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Monasticism / Монашество на Святой Земле

Great zeal, fervent faith, and unity prevailed among the first Christians. They were ready to witness Christ unto death. But with time, especially following the official recognition of Christianity in the Roman Empire (Edict of Milan, in 313 a.d.), the high ideals which singled out the early Christians, started to weaken. Men and women who feared that the lure of comfort and security could divert them from their search for unity with God, left all behind and made their way into the desert, at first singly, then in loosely formed groups.

Christian monasticism originated in Egypt. (St Paul of Thebes - Jan. 15; St Anthony the Great - Jan. 17; St Macarius the Great - Jan. 19; St Pachomius the Great - May 15; St Onuphrius the Great - June 12.) From Egypt it spread to Palestine, Asia Minor and the West.

In the Holy Land monasticism flowered in the fourth and fifth centuries, under St Chariton the Confessor (Sept. 28), St Euthymius the Great (Jan. 20) and especially under his disciple, St Sabbas the Sanctified (Dec. 5). To this age belong the Monastery of Studion in Constantinople (founded in 463) and St Catherine's on Mt Sinai (founded by Emperor Justinian the Great in 560), which is still functioning, harboring a great treasure of manuscripts and holy icons which escaped the ravages of the iconoclastic persecutions.

With time, there developed in all Orthodox countries a rich and distinctive monastic tradition. Each could boast of important spiritual centers which spread their light over all the Orthodox world. Foremost among them were the monasteries of: Mount Athos; Patmos in Greece; the Kiev-Cave Lavra; the St Sergius-Trinity Lavra; the Optina Hermitage in Russia; the Rila Monastery in Bulgaria; the Tismana and Neantu in Romania; the Ochrid, Studenitsa and Zica in Serbia.

By the seventh century Palestine had many individual ascetics living in caves and deserts, and boasted numerous monasteries and convents. History tells us that the Mount of Olives alone had over 70 Armenian convents of all sizes scattered about it.  The invasions of the Persians (614), Arabs (638), and the Crusaders (1099) eventually left the Holy Land devastated, and most of the monasteries and convents in ruins.  The eighteenth century sees the beginning of  restoration of some of the monasteries, and this work continued into the twentieth.

Today, besides the Lavra of St Sabbas the Sanctified, known locally as Mar-Saba (which was never destroyed), stand the monasteries: near Bethlehem - St Theodosius the Great; in Wadi-Kelt - St George the Hozebite; near Jericho - St Gerasim on the Jordan; on the Mountain of Temptations; on the River Jordan - St John the Baptist (presently closed, because it is in the buffer zone between Israel and Jordan); and in Jerusalem -- the Monastery of the Cross (never fully destroyed). Unfortunately, the brotherhood in all but the Lavra numbers only two or three monks.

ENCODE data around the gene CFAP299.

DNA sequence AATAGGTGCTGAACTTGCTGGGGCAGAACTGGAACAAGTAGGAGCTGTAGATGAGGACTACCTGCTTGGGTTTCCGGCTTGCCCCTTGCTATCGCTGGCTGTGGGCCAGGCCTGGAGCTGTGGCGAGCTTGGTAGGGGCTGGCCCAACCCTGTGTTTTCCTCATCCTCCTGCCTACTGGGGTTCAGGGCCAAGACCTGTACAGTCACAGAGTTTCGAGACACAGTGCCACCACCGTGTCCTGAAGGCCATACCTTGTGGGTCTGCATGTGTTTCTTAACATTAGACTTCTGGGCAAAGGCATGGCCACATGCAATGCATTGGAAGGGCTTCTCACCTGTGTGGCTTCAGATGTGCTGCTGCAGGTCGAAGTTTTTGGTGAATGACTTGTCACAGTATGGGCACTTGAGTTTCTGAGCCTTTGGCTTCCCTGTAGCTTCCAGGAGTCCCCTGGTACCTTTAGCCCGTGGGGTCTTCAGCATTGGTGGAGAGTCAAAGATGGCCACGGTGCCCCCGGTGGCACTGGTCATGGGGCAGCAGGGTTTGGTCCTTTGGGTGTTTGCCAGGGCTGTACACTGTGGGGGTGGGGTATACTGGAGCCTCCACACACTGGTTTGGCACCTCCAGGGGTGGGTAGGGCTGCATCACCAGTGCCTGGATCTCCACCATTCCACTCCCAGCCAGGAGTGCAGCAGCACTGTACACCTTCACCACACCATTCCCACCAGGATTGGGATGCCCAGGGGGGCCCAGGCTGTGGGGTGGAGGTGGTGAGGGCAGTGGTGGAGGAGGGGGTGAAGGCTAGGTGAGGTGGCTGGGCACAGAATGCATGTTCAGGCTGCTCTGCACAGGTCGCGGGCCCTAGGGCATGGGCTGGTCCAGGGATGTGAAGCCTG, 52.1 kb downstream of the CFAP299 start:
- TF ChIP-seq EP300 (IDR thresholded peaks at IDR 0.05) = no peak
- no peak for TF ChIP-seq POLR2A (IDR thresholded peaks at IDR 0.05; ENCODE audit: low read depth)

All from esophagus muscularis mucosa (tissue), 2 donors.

Nevertheless, monasticism in the Holy Land continues, inspired by examples of the ascetics who labored here before.

Monastic Communities of the Russian Orthodox Church Abroad

Convent of the Ascension

Mount of Olives - more information >>

The Mount of Olives Convent of the Ascension of Our Lord owes its existence to Archimandrite Antonin (Kapustin) and Igumen Parthenius. Father Antonin bought land on the summit of the Mount of Olives and in 1870 built the church of Ascension with a bell tower 64 meters (approximately 200 feet) in height. Simultaneously, cisterns were dug, gardens planted, quarters for pilgrims erected and excavations started. continue reading >>

Convent of Saint Mary Magdalene

Gethsemane - more information >>

The church of Saint Mary Magdalene is situated on the slope of the Mount of Olives in the Garden of Gethsemane and is one of the most easily recognizable landmarks of Jerusalem. This striking example of Russian architecture was built in the Muscovite style with golden onion domes or cupolas. It was built as a memorial to Empress Maria Alexandrovna by her son the Russian Czar Alexander III and his brothers.  continue reading >>

Skete of Saint Chariton

Fara  - more information >>

Wildly beautiful, with sheer white cliffs and a lush green valley, Wadi Faran is the site of the very first monastery established in the Judean desert. St. Chariton, an ascetic from the third century, found this place an ideal site for prayer and contemplation. Historians now say that this valley may even have been visited by Our Lord Jesus Christ.  continue reading >>

Russian Ecclesiastical Mission, P.O. Box 20164, Jerusalem 91200, Israel, info@jerusalem-mission.org
 
 
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